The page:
Faces of Change Garners Widespread Acclaim

Faces of Change Garners Widespread Acclaim

In The News

KC STUDIO
“Faces of Change”: From Despair to Hope
By Hampton Stevens
October 21, 2015

Vedros’ work for ROFW couldn’t be more different than the fun, often fanciful work he does for his commercial clients. The “Faces of Change” images are of the prisons themselves, of the stark walls and menacing barbed wire, of the meager and fantastically unappetizing food the prisoners are served.

Most dramatically, there are portraits of the inmates. Vedros captures them as contemplative, bemused, or joyful. They are fully, abundantly human. The exhibit, in a broad sense, is about hope in a hopeless place.

Fried is thrilled with the photos. “I love that they capture the sensitivity, the hearts and souls of the people. My hope is that the exhibit will give people a different idea about those who are serving time in prison. I hope they will be seen as people instead of just someone who committed a crime.”

 

American Photo
THE 10 BEST NEW PHOTO EXHIBITS: WINTER 2015
By Lindsay Comstock 
December 16, 2015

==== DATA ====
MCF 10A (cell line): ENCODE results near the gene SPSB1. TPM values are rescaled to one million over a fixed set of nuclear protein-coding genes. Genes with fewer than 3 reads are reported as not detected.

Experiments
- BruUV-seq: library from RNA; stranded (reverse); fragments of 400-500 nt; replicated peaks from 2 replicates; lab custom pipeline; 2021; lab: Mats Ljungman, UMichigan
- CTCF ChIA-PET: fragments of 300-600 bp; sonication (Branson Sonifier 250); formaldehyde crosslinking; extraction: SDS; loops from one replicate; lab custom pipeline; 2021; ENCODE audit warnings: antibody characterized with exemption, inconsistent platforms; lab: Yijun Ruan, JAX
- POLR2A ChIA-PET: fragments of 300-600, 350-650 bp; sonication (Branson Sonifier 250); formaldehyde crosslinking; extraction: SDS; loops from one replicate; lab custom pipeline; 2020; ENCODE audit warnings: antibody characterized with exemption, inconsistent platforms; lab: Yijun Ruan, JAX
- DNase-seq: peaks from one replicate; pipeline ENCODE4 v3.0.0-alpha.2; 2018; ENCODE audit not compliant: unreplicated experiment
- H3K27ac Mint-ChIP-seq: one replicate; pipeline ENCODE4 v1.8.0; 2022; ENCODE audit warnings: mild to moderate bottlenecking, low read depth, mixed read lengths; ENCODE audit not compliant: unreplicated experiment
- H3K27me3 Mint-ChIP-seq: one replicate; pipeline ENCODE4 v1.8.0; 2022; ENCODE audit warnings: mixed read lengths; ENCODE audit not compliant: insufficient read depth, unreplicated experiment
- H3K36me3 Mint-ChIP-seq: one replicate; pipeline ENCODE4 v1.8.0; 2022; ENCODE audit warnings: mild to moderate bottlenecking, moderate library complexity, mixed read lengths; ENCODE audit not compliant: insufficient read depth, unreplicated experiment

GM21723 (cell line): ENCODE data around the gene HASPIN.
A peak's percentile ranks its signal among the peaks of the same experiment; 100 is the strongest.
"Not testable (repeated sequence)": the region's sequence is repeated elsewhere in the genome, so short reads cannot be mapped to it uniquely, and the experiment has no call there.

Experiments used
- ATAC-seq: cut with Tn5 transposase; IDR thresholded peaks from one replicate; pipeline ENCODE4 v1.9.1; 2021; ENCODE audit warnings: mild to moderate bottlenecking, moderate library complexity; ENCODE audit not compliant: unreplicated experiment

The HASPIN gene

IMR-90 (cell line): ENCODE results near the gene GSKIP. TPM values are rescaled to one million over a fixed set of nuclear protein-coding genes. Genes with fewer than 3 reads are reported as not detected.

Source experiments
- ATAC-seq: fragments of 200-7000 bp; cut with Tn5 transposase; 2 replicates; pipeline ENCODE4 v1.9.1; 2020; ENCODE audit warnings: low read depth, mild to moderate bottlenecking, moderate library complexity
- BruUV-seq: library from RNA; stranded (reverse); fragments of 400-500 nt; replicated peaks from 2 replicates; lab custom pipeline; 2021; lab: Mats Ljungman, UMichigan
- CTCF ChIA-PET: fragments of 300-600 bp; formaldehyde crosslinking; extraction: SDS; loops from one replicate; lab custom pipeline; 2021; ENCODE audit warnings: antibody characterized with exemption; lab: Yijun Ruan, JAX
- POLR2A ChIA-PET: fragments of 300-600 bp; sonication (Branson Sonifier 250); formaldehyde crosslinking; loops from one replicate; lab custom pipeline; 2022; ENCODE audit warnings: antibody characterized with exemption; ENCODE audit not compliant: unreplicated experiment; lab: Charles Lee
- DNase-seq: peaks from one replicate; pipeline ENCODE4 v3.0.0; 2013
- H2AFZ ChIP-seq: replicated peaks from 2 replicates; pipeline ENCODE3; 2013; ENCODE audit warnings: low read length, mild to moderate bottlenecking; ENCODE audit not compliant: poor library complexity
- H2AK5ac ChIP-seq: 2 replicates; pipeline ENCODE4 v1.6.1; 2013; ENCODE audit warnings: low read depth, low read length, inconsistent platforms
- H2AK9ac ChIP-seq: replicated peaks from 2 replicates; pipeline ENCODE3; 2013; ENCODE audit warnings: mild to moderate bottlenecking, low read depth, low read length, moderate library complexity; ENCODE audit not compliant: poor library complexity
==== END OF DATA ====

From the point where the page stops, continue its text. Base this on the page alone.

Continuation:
These portraits are an unflinching look at the positive changes that can happen through prison rehabilitation programs and the enduring human soul beyond the face.

 

Vice
Photos Showing the Reality of Prison Inmate Rehabilitation
By Seth Ferranti
December 12, 2015

My wildest dream was to get this project into a venue like the Kemper. That was shooting for the sky. We weren't sure we would get in. We needed a gallery or a museum that would give us the credibility to make people pay attention to it. And we fortunately landed our first choice because they viewed my photographs not only as an artistic project, but as a socially-relevant project. The Kemper has been wonderful to work with and they provided terrific input on how to hang the show.

 

Mizzou
Mizzou alumni collaborate on an exhibition at the Kemper Museum of Contemporary Art
November 2015

Q: The photographs you made for the Faces of Change exhibition are a departure from the commercial and advertising focus of a lot of your photography. How did that change your approach?

A: My approach is always pragmatic. I base my decisions on what I need in the end. Then I decide how to get there. This exhibition is more photojournalism and less commercial. But either way, I have to interact with my subjects in a positive way to attain an honest look.